For the Birds Radio Program: Close Encounter of the Eagle Kind

Original Air Date: Nov. 4, 2008 Rerun Dates: Dec. 27, 2017; Oct. 21, 2016; Oct. 28, 2013; Nov. 18, 2011; Nov. 17, 2009

Eagles have developed a taste for venison, which led to Lisa Johnson having a close encounter.

Duration: 4′26″


We all think of Bald Eagles as fish-eating raptors, but more and more they’ve developed a taste for venison. Every time I’ve driven back and forth from Duluth to Ithaca this year, I’ve seen at least two eagles feeding on road-killed deer along Highway 53 in Wisconsin. The eagles have adjusted to traffic in one way—they pay no attention to cars roaring past at well above the 65 miles per hour speed limit—but their huge wingspan makes it difficult for them to maneuver safely getting down to those deer in the first place—I can think of at least four times that I’ve had to brake or change lanes to avoid hitting them, and at least once an eagle came within just inches of my windshield. Took my breath away, in both the good way and the bad way.

On major roads, eagles do expect the cars to keep going, so you’re virtually never going to have a good photo op if you pull over, unless you give it a lot of space and use a very long lens.

My good friend Lisa Johnson and a friend of hers had a close encounter of the eagle kind this weekend—they came upon a huge young eagle eating a dead deer along the side of a road, and just as they were driving through, an adult eagle flew in, barely missing their car. Now eagles have as much as an 8-foot wingspan, just inches less than the maximum legal width of a semi-tractor trailer truck and considerably bigger than the Neon Lisa and her friend were in, but the heaviest Alaskan Bald Eagle females—as big as eagles get in the natural world—weigh only about 14 pounds, about what my little dog Photon weighs. The weight is considerably smaller than that of a Neon, and really isn’t much at all considering the huge wingspan, but it’s plenty enough at 65 miles per hour to do a lot of damage to both the car and the eagle. Fortunately, evasive action by both the driver and the eagle prevented a tragic end for anyone, but this is the kind of scary encounter that we’d all just as soon avoid.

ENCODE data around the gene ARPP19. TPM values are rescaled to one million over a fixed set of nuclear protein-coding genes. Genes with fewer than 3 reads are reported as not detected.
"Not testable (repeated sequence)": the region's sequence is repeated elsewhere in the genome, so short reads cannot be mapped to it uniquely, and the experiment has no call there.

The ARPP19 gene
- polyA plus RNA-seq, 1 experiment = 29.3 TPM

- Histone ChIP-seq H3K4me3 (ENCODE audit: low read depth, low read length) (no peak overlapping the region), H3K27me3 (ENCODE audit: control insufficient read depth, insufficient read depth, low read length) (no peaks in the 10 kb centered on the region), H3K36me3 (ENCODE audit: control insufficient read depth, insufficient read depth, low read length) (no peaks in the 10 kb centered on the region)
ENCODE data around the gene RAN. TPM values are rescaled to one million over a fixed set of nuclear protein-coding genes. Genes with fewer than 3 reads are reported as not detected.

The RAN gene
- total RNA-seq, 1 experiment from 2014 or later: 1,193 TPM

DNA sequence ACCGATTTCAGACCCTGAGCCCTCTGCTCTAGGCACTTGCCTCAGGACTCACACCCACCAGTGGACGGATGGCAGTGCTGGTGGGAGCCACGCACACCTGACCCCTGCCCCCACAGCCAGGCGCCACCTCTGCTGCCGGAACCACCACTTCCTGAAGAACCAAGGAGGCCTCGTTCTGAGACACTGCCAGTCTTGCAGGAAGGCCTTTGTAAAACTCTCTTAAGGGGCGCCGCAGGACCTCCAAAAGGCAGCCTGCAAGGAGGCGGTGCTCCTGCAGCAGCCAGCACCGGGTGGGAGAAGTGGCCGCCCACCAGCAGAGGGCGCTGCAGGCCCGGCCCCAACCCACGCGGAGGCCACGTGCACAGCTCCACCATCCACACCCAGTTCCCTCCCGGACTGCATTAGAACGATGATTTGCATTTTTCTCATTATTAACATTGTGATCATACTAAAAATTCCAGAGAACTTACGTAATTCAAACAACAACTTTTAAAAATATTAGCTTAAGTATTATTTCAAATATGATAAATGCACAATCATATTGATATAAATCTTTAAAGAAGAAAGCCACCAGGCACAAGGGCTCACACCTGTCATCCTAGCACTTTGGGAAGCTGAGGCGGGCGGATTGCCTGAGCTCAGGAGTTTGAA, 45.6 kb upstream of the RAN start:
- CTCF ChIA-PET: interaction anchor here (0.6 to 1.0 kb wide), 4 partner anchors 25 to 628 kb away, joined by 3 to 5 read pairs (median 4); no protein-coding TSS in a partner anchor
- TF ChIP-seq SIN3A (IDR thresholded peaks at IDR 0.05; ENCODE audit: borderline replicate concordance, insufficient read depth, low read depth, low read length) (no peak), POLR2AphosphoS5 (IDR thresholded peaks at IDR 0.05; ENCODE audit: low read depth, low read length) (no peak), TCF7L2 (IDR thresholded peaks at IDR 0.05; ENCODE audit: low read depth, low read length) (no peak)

Despite the disruption, the adult eagle flew straight in to join the young eagle at the veritable venison feast—apparently eagles don’t lose their appetites in the aftermath of these close encounters—but that’s when Lisa’s friend made his mistake—he pulled over for a better look. Eagles would far rather deal with speeding cars than even the slowest-moving humans, so both birds took off and landed in a nearby tree. They’re sitting on the same branch, making the size difference between them obvious. When baby eagles leave the nest, they’re invariably heavier than both their parents, and their wingspan is larger because their flight feathers are the longest they’ll ever be. Apparently nature has furnished baby eagles with the flying equivalent of training wheels. Their wings are a bit clumsier and slower than they’ll be as their more streamlined adult flight feathers molt in, but help keep them up as they learn to negotiate the sky. The body size was so much larger that I suspect the young bird was a female and the adult a male—as is the case with almost all raptors, female Bald Eagles are significantly larger than males. I’ll be posting Lisa’s photos of the two side-by-side birds on my webpage later today just in case you’d like to see the size difference.

Eventually the humans drove off, and presumably the eagles went back to their dinner. It’s lovely when our lives intersect those of eagles, at least when they don’t intersect too closely.